Rayam admitted that on March 11, 2015, he, Gondo, former Sergeant Thomas Allers, and another person, who was not a police officer, searched a residence and discovered a large quantity of cash.  Rayam took between $8,000 and $10,000 of the cash. Gondo and Allers also took some of the cash. 

As detailed in his plea agreement, on July 8, 2016, Rayam and his co-defendants Hersl and Gondo detained two victims after a car stop.  Rayam stole money from one of the victims. At Jenkins’s direction, Hersl, Rayam, and Gondo transported the two victims to a BPD office to interrogate them.  Jenkins told his co-conspirators to treat him like he was the U.S. Attorney.  After speaking with one of the individuals, Jenkins, Hersl, Gondo, and Rayam then transported both of the victims to their home and robbed them of $20,000 among themselves.  Jenkins, Hersl, Rayam, and Gondo divided the $20,000.  Rayam authored a false incident report to conceal the stolen money, which Jenkins approved.

According to the statement of facts agreed upon as part of Rayam’s plea, in the fall of 2016, Jenkins approached Rayam and asked him to sell drugs that Jenkins had stolen from detainees.  Rayam agreed and sold the drugs Jenkins gave him and shared the proceeds with Jenkins.  Jenkins maintained that Rayam owed him money for drugs that Jenkins had given him.  After seizing a firearm and marijuana, Jenkins told Rayam to sell the firearm and marijuana in order to pay Jenkins the money that Jenkins believed Rayam owed him.  Gondo subsequently arranged for an associate of his, who was a drug dealer, to buy the firearm and marijuana.  Gondo’s associate gave Rayam money for the sale of the firearm and marijuana.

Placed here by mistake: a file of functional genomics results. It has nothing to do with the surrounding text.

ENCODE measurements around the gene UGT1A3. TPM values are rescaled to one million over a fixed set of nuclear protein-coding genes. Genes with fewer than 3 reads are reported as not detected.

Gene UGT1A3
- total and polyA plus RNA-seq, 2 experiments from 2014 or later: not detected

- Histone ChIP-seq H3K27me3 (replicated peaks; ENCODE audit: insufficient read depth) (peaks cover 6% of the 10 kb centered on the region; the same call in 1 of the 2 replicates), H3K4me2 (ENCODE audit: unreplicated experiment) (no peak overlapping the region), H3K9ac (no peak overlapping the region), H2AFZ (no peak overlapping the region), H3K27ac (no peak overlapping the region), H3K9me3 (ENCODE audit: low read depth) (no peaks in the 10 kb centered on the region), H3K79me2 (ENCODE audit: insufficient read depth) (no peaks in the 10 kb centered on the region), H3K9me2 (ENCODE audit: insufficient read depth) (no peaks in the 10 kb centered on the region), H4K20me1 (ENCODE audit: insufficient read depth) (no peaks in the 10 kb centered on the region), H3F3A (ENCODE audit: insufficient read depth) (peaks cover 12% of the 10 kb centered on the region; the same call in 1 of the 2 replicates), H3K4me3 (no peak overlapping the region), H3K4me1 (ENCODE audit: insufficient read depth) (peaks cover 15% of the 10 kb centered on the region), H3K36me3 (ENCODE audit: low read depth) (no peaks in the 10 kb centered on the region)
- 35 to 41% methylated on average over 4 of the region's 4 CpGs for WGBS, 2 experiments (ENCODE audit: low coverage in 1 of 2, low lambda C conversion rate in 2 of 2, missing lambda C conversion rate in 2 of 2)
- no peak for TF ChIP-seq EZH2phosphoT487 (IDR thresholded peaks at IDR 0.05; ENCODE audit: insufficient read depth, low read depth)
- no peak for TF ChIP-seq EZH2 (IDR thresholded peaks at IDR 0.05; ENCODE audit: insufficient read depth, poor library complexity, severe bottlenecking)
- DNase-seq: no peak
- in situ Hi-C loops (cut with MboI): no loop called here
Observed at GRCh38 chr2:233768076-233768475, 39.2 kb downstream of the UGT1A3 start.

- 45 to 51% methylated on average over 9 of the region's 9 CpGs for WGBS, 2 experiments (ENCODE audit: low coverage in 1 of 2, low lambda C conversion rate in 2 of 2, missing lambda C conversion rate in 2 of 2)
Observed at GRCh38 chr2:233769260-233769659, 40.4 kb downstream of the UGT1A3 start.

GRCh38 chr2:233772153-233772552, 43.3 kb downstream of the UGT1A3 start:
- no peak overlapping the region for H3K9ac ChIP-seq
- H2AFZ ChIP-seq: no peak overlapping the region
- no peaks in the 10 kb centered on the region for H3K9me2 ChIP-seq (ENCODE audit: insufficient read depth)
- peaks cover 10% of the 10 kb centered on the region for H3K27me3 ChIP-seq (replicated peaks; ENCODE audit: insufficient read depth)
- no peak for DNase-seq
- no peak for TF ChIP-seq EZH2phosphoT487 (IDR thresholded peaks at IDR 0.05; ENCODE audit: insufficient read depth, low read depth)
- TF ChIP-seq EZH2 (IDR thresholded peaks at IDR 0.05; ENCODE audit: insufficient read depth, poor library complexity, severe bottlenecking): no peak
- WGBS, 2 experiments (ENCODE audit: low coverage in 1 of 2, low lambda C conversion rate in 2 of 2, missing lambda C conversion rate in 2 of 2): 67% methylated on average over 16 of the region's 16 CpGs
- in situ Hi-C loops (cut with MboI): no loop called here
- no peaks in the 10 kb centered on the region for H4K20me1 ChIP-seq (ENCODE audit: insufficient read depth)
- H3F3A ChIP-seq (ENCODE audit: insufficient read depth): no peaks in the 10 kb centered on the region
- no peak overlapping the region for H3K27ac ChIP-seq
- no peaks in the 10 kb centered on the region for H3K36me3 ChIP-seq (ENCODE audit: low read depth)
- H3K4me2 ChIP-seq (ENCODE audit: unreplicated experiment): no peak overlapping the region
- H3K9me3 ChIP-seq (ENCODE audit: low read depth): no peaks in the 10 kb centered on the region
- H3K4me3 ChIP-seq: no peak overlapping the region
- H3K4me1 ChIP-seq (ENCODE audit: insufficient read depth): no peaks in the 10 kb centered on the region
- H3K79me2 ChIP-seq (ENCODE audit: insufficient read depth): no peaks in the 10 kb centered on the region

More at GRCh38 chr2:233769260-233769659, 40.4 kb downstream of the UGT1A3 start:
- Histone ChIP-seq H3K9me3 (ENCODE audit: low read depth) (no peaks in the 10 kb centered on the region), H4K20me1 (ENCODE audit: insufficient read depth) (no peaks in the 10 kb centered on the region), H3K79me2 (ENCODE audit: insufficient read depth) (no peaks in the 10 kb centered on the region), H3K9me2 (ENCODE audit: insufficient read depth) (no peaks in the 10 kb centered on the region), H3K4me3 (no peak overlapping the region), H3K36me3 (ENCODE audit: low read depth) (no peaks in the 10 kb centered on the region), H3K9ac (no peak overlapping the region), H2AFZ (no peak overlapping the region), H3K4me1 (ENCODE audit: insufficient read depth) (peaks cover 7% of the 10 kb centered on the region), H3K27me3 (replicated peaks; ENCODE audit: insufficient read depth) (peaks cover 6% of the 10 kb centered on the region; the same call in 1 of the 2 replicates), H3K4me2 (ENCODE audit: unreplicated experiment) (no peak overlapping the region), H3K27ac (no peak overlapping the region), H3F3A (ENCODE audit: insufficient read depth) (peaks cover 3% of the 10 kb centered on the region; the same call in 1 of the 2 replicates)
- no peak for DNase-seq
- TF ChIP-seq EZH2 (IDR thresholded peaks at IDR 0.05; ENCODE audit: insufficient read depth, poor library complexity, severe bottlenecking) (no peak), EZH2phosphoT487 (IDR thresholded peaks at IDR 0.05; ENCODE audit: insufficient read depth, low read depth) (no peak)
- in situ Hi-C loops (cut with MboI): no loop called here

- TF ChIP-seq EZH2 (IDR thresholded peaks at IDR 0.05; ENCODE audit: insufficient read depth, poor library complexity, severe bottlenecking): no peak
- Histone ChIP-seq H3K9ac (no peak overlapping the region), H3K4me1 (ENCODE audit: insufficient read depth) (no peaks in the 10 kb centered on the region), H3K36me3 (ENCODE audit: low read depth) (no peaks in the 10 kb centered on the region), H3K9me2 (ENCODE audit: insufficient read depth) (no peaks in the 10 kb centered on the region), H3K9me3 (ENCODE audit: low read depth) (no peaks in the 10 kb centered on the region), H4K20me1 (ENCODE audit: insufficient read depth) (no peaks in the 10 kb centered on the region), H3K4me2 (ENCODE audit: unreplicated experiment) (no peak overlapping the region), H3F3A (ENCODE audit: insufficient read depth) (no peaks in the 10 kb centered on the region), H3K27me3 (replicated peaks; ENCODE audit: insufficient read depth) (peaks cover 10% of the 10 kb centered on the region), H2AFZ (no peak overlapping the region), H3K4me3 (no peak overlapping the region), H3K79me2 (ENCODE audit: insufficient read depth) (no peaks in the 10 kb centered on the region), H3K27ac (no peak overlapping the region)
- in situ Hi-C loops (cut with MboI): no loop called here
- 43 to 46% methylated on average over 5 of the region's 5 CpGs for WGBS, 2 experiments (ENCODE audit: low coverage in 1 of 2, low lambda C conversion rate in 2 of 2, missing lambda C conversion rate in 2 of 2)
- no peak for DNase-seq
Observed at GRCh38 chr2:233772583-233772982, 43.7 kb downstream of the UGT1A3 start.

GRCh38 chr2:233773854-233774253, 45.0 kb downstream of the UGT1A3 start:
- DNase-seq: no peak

Rayam also admitted that he routinely submitted false and fraudulent individual overtime reports defrauding the Baltimore Police Department and the citizens of the State of Maryland.  On these reports, Rayam falsely certified that he worked his entire regularly assigned shifts, when he did not, and that he worked additional hours for which he received overtime pay, when he had not worked all and in some cases any of those overtime hours.  Rayam also admitted that he submitted false and fraudulent overtime reports on behalf of his co-defendants.